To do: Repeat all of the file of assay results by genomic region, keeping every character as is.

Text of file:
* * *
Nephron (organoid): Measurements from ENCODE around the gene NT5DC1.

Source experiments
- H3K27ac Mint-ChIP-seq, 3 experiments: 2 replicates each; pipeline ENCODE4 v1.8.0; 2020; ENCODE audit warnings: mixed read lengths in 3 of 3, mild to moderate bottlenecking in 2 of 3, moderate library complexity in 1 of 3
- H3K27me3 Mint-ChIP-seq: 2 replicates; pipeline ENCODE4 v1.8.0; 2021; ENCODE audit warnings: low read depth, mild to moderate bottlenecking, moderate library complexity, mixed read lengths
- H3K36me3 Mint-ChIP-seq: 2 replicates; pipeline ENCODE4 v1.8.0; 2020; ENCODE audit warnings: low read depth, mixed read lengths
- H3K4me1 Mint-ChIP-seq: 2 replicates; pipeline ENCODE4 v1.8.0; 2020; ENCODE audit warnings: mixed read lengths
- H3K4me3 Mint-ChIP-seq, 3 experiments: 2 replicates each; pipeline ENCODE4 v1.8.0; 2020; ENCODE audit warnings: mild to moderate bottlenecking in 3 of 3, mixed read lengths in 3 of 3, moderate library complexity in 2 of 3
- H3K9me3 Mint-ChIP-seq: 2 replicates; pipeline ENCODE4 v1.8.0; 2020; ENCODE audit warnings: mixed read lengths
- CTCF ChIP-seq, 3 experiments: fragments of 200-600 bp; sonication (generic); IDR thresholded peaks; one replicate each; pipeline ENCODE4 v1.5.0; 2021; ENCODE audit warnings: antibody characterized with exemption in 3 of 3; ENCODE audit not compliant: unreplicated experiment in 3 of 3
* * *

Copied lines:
Nephron (organoid): Measurements from ENCODE around the gene NT5DC1.

Source experiments
- H3K27ac Mint-ChIP-seq, 3 experiments: 2 replicates each; pipeline ENCODE4 v1.8.0; 2020; ENCODE audit warnings: mixed read lengths in 3 of 3, mild to moderate bottlenecking in 2 of 3, moderate library complexity in 1 of 3
- H3K27me3 Mint-ChIP-seq: 2 replicates; pipeline ENCODE4 v1.8.0; 2021; ENCODE audit warnings: low read depth, mild to moderate bottlenecking, moderate library complexity, mixed read lengths
- H3K36me3 Mint-ChIP-seq: 2 replicates; pipeline ENCODE4 v1.8.0; 2020; ENCODE audit warnings: low read depth, mixed read lengths
- H3K4me1 Mint-ChIP-seq: 2 replicates; pipeline ENCODE4 v1.8.0; 2020; ENCODE audit warnings: mixed read lengths
- H3K4me3 Mint-ChIP-seq, 3 experiments: 2 replicates each; pipeline ENCODE4 v1.8.0; 2020; ENCODE audit warnings: mild to moderate bottlenecking in 3 of 3, mixed read lengths in 3 of 3, moderate library complexity in 2 of 3
- H3K9me3 Mint-ChIP-seq: 2 replicates; pipeline ENCODE4 v1.8.0; 2020; ENCODE audit warnings: mixed read lengths
- CTCF ChIP-seq, 3 experiments: fragments of 200-600 bp; sonication (generic); IDR thresholded peaks; one replicate each; pipeline ENCODE4 v1.5.0; 2021; ENCODE audit warnings: antibody characterized with exemption in 3 of 3; ENCODE audit not compliant: unreplicated experiment in 3 of 3